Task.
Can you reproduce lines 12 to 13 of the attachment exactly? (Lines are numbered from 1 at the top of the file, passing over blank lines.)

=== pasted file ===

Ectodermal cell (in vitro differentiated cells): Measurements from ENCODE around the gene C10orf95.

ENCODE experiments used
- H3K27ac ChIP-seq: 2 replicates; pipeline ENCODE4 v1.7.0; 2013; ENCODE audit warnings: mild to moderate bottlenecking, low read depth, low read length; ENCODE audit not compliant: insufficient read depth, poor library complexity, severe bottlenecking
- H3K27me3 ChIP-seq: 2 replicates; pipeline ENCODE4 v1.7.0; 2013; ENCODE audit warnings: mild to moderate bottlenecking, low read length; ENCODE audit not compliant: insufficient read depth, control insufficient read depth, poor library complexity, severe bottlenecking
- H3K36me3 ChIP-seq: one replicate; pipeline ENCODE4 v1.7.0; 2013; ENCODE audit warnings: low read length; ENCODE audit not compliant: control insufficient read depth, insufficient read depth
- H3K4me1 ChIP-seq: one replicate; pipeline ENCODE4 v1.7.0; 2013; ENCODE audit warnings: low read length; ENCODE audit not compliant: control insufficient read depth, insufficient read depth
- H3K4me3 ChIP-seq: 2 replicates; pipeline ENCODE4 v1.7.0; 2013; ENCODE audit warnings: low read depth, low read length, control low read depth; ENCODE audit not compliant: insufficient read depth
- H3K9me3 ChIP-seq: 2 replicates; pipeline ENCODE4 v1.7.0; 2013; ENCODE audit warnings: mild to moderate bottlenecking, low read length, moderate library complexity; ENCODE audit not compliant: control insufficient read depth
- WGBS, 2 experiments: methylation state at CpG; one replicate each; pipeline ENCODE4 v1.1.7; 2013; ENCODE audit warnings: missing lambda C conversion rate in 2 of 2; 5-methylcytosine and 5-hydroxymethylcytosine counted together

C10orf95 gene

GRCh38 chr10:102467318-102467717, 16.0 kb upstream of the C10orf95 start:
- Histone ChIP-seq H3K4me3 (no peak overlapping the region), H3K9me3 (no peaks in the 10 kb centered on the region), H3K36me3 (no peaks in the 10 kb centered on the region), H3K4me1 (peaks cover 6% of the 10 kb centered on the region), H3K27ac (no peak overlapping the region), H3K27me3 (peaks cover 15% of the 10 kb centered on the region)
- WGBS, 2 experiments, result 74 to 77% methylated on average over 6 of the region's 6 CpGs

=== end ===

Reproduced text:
- Histone ChIP-seq H3K4me3 (no peak overlapping the region), H3K9me3 (no peaks in the 10 kb centered on the region), H3K36me3 (no peaks in the 10 kb centered on the region), H3K4me1 (peaks cover 6% of the 10 kb centered on the region), H3K27ac (no peak overlapping the region), H3K27me3 (peaks cover 15% of the 10 kb centered on the region)
- WGBS, 2 experiments, result 74 to 77% methylated on average over 6 of the region's 6 CpGs